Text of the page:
Amusing little article in The Atlantic:
no, I’m talking about straight how-to books, most of which claimed to offer shortcut advice, practical instructions on “writing your say the genre,” and even in some cases “secrets” of the novelist’s or story writer’s or poet’s trade. That day, with Delores, I stood among the titles, amazed. Stack upon stack of them.
“These sell really well,” she told me. “You wouldn’t believe how many people want to be writers out there.”
I said, “Damn.” That was what came out of me. We were looking at 50 different titles—a lot. More than I would’ve believed existed. And in the next moment, she offered me $10,000 to write one. “Really,” she said. “These kinds of books sell better than the fiction books.”
“Well,” I said. “Lordy.” I picked one up and put it down, picked up another and turned it in my hand and put it down. “Lordy.”
“Ten thousand dollars,” she said. “And I’ve heard you lecture. You could knock one of these off in a few days, I’ll bet.”
I’ll be honest with you. I am not a fan of writing manuals, and articles like this don’t make me want to change my mind. There’s nothing so annoying as having someone tell you the right way to write a book, right? Because I don’t think there is one, you learn by doing, and I’ve always suspected there’s some kind of exploitative subculture on the fetish of being a writer.
I guess there’s some kind of therapeutic, we’re all in this together kind of value to be gleaned from such books, but hey – when it comes to doing it, there’s just your way, and what works for you, so I say ignore all this distracting white noise. The more time you spend worrying about writing, the less writing you do. Having said that, James seemed to enjoy this one.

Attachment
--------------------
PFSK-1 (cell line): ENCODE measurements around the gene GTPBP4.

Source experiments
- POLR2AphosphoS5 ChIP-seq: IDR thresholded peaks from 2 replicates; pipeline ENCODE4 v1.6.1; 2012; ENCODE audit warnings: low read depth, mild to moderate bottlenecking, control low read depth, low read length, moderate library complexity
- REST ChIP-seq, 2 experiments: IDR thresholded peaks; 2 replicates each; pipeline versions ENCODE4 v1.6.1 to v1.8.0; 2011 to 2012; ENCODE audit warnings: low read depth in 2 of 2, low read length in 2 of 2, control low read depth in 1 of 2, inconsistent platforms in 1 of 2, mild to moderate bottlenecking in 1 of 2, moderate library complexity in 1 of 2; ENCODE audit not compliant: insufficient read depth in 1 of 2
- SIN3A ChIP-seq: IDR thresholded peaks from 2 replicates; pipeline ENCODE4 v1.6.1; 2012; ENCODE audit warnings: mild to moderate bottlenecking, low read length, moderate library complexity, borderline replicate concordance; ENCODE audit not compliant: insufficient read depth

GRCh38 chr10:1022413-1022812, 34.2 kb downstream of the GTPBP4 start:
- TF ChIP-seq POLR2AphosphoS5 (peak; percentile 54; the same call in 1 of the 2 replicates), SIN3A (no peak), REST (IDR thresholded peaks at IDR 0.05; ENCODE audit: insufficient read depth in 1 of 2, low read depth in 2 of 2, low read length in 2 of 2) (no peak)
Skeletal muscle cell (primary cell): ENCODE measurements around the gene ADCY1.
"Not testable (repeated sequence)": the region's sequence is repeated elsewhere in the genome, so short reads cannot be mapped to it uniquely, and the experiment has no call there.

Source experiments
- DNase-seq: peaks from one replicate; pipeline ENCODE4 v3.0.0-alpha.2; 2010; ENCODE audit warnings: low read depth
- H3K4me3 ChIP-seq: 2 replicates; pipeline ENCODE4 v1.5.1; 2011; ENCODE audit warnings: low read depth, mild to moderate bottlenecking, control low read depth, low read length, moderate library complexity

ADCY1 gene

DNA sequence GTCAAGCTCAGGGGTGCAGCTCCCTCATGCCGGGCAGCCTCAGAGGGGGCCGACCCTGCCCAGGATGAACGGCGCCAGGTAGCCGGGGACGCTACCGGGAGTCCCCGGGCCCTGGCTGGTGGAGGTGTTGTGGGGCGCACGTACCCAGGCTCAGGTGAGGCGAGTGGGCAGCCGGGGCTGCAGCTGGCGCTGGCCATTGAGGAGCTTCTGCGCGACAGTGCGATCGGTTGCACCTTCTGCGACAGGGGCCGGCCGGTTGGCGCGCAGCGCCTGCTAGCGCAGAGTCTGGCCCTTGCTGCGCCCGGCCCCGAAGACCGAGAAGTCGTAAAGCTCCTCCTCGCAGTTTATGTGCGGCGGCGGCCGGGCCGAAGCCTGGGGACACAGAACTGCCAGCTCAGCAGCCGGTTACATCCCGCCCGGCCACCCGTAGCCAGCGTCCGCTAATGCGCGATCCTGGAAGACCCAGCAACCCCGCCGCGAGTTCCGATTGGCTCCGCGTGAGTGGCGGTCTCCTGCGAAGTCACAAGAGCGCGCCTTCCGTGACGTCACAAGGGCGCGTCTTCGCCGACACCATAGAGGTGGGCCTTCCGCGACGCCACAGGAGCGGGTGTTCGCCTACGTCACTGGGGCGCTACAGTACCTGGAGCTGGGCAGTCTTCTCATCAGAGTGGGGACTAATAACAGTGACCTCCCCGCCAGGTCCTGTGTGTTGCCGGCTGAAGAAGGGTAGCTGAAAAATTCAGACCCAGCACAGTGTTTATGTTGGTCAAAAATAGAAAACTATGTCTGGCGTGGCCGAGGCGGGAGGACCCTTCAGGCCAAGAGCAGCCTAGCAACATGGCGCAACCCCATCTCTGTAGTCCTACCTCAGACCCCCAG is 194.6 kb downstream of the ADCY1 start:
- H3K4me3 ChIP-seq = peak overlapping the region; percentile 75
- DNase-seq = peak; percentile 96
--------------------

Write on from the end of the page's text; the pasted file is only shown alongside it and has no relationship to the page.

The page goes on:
How many writers actually use manuals, out of interest, and how useful are they to you? I mean, I could totally rant about how useless I’ve found them to be, but I’m sure I’ve annoyed enough people by now. I’m happy to be humbled and proven wrong on their true value.
I’ve had a few emails recently asking about getting published, and I hold my hands up and shrug. I can only talk about the things you can actually write about, things to increase your chances, but there’s no golden ticket, just years of graft. Admittedly I did write this post a year or so back, but the more I get into writing, the more awkward I feel about giving advice.
And enjoy it, yeah? That’s the fun part, the thinking-up-mad-shit.